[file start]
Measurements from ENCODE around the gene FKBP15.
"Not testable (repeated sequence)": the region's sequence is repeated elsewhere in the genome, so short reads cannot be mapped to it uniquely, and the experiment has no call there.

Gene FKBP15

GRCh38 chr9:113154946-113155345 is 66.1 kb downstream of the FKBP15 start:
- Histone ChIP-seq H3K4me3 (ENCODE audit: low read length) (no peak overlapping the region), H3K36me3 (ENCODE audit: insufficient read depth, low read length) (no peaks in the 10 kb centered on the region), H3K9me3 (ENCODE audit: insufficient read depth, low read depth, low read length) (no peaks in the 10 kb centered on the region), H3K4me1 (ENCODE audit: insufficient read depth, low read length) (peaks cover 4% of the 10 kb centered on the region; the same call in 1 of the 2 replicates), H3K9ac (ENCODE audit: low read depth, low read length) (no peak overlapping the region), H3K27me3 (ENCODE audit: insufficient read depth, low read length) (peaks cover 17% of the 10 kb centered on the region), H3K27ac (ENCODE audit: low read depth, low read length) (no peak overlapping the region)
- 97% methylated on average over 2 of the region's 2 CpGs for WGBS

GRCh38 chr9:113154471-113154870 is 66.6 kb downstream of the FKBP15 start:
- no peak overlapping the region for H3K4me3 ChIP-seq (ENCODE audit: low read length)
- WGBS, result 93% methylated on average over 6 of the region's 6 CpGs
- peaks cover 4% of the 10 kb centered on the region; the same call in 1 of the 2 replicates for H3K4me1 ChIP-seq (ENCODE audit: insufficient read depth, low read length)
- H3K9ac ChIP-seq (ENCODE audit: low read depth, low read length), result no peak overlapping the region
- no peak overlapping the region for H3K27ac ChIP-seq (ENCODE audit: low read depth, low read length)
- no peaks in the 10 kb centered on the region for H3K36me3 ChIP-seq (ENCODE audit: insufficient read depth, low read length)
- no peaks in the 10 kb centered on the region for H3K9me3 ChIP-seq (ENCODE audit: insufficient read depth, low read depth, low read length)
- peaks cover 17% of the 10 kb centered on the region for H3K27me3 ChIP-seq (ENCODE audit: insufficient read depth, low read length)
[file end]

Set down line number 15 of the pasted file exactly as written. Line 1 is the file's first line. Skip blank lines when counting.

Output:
- peaks cover 17% of the 10 kb centered on the region for H3K27me3 ChIP-seq (ENCODE audit: insufficient read depth, low read length)